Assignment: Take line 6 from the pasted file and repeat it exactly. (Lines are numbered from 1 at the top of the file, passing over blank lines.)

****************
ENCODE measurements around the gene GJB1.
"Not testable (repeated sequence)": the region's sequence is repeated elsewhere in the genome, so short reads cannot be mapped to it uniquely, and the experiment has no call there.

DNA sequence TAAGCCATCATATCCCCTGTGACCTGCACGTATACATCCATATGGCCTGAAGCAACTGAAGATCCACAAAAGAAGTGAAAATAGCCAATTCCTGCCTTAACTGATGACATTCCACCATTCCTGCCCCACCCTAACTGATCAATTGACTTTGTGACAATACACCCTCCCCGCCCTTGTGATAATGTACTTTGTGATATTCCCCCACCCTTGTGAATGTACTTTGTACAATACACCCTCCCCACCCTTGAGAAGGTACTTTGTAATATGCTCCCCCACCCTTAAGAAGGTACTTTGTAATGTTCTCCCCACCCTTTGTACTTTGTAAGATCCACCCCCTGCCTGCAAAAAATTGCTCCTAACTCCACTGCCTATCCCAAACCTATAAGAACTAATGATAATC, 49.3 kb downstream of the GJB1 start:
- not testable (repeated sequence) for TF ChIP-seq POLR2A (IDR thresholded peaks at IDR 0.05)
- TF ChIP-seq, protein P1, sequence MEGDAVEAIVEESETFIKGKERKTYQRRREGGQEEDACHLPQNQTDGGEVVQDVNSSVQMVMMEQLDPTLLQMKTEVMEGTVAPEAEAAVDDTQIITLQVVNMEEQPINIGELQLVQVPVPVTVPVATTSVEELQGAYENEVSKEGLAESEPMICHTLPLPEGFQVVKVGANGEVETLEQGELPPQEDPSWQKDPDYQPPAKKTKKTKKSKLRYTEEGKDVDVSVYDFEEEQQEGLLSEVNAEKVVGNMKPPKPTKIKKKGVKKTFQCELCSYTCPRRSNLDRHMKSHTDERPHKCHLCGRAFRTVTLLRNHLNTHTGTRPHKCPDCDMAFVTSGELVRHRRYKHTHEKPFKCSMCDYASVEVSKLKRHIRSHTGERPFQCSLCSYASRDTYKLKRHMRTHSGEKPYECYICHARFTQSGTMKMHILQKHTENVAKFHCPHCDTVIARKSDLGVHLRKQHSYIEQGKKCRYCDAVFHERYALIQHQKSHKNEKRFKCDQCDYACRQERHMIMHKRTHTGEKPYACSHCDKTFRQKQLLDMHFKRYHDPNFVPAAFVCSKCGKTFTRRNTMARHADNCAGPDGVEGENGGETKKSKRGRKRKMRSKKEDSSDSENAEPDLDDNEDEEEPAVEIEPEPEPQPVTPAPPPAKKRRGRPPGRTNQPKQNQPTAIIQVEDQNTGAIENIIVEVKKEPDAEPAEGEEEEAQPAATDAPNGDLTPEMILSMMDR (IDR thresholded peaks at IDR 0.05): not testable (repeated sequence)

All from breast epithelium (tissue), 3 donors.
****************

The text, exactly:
All from breast epithelium (tissue), 3 donors.